04 July 2018   •   Carolina Attanasio

Instaborghi: Sestola, Italy, the wonder of the Apennines

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«Capital of outdoor sports in all seasons, Sestola conquers you with its simplicity and breath-taking views of the valleys surrounding it»

Welcome to Emilia Romagna, welcome to Sestola Italy (site of the municipality). Also known as Sèstula, in dialect, our last instabgorgo of the winter season (here the previous episodes) dominates the region from the Frignano Park, dominated only by Monte Cimone, close to the Apennine chain that separates Emilia from Tuscany. An unchallenged realm of mountain lovers and of the many humanly practicable outdoor activities, Sestola is the reference point for sport on the Tuscan-Emilian Apennines, but above all it is a village that has a mystic vibe, perched on the marvellous panorama of the valley below.

What to see in Sestola Italy

Sestola rises along a rocky spur and is, therefore, developed vertically. The old part of the village, as you can imagine, is in the highest area, close to the spur. From here, the ancient Fortress dominates the valley: built in the second half of the 16th century, it is located in a strategic place for the control of the area and, therefore, could date even further back in time, also because the name Sestola has Roman origins, so the area could be dated as a place of interest many centuries ago. In the center of the village, the small church of the Madonna del Rosario, with its simple design, flanks the bell tower, of fine workmanship, which marks the slow and pleasant life of the village. Downstream, the Esperia Garden, near the lake of Ninfa, is an ecological-educational oasis of strategic importance for the spontaneous Apennine flora, is managed by the CAI of Modena and you can visit it from May to September.

What to do in Sestola Italy

Sestola is a famous ski resort of the Apennines, which will definitely keep you busy with its 50 km of slopes along Monte Cimone: the slopes are all connected and accessible with the use of a single ski pass. Have you ever tried your hand at paragliding? If the answer is no, consider receiving your baptism of air here. At Pian del Falco, a particularly evocative name meaning “hawk”, you can launch yourself and enjoy the spectacle of the Apennine valley, while screaming in the ears of the poor instructor on duty: it is one of the most beautiful flights of the Apennines and it is not a coincidence that Italian paragliding championships are held here. Monte Cimone is considered one of the Italian meccas for mountain bike lovers: here you will find 375 km of the All Mountain track and 700 km dedicated to the Free Ride, including avant-garde facilities and facilities. We also highly recommended a tour of the area on horseback: the local equestrian center  is open all year and affordable for everyone. Sestola also has a Golf Club, on Monte Cimone, in a valley that is fairytale-like, immersed in the fabulous Apennine landscape.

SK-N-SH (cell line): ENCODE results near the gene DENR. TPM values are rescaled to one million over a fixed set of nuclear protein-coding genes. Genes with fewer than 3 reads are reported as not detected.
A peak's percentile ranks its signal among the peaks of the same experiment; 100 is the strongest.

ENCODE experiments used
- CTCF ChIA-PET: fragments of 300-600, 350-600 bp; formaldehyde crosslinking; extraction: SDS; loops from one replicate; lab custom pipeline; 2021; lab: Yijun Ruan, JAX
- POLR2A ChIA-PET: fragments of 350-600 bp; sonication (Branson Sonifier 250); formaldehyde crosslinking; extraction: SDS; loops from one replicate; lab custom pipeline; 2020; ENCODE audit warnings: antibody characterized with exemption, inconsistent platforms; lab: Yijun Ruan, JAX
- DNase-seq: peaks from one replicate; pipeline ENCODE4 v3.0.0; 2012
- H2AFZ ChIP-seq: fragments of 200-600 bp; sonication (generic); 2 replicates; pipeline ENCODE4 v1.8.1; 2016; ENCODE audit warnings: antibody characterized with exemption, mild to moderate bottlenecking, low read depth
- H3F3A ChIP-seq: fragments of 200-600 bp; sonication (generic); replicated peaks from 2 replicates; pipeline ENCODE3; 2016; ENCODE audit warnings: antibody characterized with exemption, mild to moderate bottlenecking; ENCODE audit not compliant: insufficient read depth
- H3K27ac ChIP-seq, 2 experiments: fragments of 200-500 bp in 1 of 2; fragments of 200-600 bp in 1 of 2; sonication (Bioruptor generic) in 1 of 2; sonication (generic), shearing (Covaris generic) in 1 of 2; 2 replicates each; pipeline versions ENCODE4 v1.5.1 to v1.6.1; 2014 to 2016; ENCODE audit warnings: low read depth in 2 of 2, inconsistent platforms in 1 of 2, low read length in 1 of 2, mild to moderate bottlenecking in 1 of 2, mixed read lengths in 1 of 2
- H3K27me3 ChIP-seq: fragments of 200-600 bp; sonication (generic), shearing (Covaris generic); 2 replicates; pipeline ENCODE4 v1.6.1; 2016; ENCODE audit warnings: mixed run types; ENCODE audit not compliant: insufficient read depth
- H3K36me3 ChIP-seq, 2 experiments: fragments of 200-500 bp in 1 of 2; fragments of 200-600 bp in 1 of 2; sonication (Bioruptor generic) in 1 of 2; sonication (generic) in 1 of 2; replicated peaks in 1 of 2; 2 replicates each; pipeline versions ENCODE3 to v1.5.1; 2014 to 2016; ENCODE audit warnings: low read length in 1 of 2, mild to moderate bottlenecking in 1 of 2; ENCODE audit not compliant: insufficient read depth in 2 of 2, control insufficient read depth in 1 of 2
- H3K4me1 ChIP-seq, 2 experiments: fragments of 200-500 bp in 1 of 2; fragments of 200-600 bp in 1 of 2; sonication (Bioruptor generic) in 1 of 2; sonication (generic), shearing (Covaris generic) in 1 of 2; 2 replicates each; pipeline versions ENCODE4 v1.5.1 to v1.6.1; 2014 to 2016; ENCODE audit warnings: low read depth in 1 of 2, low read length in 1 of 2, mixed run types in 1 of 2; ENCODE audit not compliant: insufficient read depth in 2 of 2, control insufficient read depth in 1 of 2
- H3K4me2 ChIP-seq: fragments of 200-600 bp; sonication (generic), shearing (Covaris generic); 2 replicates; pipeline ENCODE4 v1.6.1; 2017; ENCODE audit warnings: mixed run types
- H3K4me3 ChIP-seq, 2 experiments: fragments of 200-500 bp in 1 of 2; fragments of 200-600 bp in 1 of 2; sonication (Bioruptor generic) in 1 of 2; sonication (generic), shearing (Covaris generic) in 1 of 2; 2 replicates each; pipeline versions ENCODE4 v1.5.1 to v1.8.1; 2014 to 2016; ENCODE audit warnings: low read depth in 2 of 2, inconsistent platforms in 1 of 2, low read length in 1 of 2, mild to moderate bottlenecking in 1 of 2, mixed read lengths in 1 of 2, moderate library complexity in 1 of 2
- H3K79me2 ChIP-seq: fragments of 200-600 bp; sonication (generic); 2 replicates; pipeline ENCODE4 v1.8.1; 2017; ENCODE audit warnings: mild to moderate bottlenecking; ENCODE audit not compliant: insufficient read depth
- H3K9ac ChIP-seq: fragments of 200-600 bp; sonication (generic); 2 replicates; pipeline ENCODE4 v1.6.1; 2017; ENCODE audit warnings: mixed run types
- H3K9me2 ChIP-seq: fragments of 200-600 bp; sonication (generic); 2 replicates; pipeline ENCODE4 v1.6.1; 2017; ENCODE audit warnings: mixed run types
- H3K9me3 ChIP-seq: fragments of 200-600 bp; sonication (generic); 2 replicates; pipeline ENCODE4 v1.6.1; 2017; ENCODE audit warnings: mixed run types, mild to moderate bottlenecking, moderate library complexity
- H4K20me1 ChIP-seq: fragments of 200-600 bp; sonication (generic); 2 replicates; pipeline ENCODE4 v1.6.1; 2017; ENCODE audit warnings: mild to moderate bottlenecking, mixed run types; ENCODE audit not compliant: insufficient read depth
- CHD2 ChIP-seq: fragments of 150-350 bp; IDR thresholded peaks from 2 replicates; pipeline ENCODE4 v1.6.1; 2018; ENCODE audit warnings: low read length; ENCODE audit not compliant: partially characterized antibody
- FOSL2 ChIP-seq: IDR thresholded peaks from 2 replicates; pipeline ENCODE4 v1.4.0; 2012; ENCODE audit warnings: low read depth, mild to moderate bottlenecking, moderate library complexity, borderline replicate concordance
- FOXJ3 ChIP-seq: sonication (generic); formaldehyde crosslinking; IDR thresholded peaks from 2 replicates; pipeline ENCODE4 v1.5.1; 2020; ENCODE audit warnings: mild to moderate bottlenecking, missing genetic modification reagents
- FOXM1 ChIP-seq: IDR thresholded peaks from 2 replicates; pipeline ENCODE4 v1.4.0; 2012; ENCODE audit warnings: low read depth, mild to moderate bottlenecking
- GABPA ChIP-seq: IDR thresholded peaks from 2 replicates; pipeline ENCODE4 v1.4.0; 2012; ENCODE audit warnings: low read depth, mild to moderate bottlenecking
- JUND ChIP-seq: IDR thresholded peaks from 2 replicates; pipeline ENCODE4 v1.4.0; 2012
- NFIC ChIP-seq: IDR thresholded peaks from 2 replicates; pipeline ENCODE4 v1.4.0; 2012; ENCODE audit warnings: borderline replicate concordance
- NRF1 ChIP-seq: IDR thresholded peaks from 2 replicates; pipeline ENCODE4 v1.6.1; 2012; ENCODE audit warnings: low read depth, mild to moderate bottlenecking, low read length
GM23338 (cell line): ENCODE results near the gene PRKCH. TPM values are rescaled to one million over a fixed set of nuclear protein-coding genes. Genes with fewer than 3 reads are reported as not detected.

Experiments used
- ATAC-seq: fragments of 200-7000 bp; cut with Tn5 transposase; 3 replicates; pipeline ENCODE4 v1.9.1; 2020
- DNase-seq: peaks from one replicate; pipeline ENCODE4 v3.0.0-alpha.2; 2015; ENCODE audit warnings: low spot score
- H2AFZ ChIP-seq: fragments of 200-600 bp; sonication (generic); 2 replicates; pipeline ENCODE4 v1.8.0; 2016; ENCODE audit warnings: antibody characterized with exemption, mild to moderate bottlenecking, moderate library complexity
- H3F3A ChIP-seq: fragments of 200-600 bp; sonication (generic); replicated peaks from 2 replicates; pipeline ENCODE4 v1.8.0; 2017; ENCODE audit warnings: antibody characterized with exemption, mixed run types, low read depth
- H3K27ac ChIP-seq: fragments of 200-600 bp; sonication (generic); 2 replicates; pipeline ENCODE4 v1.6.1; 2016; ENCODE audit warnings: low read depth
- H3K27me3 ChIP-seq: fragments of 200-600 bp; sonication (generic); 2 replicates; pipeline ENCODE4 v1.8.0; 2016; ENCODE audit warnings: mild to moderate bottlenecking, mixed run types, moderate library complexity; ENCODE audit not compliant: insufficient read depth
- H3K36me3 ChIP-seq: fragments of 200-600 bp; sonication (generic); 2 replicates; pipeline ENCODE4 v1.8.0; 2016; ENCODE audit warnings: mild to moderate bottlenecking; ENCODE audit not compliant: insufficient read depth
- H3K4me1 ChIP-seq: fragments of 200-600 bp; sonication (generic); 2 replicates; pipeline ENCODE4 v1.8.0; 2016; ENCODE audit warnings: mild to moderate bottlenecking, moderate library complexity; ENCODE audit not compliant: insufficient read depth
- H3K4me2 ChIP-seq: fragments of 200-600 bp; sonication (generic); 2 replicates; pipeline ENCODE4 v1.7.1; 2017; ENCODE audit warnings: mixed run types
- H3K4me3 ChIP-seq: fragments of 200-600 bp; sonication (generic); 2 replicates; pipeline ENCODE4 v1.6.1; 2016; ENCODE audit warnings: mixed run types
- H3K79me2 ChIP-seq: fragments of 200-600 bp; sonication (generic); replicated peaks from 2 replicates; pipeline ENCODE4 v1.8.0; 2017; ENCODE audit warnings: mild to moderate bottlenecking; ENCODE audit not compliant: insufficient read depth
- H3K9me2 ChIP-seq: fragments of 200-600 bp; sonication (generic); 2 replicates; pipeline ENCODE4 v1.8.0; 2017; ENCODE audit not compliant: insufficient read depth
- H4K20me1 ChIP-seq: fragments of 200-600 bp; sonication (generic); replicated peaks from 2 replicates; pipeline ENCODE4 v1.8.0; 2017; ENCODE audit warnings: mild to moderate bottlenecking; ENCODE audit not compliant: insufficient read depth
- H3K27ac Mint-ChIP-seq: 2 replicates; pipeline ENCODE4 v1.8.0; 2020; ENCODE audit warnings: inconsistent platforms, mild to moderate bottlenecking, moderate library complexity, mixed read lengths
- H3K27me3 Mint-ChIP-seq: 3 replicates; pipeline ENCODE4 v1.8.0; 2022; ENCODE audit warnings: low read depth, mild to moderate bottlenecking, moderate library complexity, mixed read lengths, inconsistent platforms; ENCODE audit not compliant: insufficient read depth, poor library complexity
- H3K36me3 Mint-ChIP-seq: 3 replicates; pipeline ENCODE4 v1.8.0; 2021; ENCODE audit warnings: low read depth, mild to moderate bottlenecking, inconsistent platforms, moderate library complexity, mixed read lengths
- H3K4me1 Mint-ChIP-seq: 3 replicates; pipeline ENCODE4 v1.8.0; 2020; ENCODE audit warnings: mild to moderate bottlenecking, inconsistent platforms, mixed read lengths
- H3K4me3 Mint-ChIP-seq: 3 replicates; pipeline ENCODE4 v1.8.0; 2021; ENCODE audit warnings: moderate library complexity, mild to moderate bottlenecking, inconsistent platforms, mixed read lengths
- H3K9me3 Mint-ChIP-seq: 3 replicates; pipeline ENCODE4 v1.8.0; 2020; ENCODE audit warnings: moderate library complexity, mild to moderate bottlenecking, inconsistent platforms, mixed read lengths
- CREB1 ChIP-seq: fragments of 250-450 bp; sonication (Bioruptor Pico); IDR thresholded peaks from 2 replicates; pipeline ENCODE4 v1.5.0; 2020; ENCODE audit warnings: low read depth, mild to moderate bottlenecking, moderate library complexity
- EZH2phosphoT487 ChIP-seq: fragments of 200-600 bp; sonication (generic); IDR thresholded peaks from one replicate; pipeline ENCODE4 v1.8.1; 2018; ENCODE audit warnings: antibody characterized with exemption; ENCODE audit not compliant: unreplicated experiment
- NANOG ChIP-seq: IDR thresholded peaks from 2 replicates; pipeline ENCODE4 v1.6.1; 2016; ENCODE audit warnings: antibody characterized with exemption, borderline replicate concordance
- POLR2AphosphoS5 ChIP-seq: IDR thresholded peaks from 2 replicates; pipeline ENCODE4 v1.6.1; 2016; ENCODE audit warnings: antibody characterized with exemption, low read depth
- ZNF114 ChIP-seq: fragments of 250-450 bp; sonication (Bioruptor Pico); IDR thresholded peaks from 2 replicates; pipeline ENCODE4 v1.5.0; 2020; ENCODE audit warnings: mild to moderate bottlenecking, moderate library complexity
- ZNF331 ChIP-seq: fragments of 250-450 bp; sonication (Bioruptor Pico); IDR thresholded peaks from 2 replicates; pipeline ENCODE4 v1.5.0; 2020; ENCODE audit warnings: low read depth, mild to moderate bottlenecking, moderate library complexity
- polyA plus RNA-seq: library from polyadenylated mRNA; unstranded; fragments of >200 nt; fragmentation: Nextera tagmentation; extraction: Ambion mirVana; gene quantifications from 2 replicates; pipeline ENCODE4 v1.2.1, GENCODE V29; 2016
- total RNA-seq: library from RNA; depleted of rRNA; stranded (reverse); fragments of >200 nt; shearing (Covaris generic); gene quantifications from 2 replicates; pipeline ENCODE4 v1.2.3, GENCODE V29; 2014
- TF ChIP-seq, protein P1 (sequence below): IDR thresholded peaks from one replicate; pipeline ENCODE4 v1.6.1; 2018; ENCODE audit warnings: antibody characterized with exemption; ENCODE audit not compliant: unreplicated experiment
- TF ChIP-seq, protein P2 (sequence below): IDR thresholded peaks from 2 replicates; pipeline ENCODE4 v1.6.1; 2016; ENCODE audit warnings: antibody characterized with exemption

What to eat in Sestola Italy

Despite the high tourist contamination, Sestola has always tried to maintain the historical and cultural characteristics of the place unchanged, as well as the gastronomic ones: typical of the place is the tigella montanara, also known as crescentina, of the Modena Apennines’s bread par excellence. Do not hesitate to consume it with your favourite fillings, especially with pesto. Mushrooms, honey and jam are also typical of the area.

A few curiosities about Sestola, Italy

Like any respected historic village, Sestola also enjoys its legends: the best known is the town of Gadella, where there are two water mills, once operated by the Dogana and Prete torrents. Legend has it that the millers took seven orphaned children to help sift the flour of the mill: one of the millers married a woman who turned out to be a bad stepmother for the children who, in order to escape her wrath, escaped behind a stone in the shape of a shell, which was a fairy’s house. The latter, moved by their tears, began to sift in their place, helping them to get a higher pay and calming the anger of the stepmother. If you place your ear on the famous stone, you can hear the noise of the sieve that the fairy – apparently – continues to use nonstop.

Carolina Attanasio

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